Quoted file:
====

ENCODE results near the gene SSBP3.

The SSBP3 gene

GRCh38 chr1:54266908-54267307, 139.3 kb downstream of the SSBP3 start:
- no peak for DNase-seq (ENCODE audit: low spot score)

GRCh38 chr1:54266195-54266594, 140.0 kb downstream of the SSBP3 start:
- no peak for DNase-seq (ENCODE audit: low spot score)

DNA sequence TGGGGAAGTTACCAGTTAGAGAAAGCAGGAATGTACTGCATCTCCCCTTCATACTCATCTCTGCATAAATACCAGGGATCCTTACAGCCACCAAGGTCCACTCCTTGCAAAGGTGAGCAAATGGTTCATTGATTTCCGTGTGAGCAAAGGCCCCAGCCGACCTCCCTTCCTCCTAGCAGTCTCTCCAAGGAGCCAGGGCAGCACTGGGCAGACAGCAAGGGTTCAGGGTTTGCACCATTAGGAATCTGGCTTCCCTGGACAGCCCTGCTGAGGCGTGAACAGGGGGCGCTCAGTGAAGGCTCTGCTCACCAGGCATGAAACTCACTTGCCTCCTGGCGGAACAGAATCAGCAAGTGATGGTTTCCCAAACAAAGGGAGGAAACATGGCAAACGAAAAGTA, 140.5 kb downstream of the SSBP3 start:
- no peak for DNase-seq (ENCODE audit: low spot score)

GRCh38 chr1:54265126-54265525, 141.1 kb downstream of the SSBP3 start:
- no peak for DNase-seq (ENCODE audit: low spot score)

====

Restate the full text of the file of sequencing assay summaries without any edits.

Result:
ENCODE results near the gene SSBP3.

The SSBP3 gene

GRCh38 chr1:54266908-54267307, 139.3 kb downstream of the SSBP3 start:
- no peak for DNase-seq (ENCODE audit: low spot score)

GRCh38 chr1:54266195-54266594, 140.0 kb downstream of the SSBP3 start:
- no peak for DNase-seq (ENCODE audit: low spot score)

DNA sequence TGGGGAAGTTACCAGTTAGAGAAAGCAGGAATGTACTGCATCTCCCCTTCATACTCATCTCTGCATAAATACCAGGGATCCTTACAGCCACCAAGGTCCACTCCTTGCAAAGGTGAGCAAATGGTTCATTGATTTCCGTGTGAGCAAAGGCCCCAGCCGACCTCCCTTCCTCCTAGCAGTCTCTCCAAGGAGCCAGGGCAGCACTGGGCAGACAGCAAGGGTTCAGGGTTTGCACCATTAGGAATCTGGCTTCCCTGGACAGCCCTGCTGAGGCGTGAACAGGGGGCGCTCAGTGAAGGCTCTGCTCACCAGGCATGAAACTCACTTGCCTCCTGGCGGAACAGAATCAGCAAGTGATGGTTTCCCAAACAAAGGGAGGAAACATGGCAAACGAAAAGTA, 140.5 kb downstream of the SSBP3 start:
- no peak for DNase-seq (ENCODE audit: low spot score)

GRCh38 chr1:54265126-54265525, 141.1 kb downstream of the SSBP3 start:
- no peak for DNase-seq (ENCODE audit: low spot score)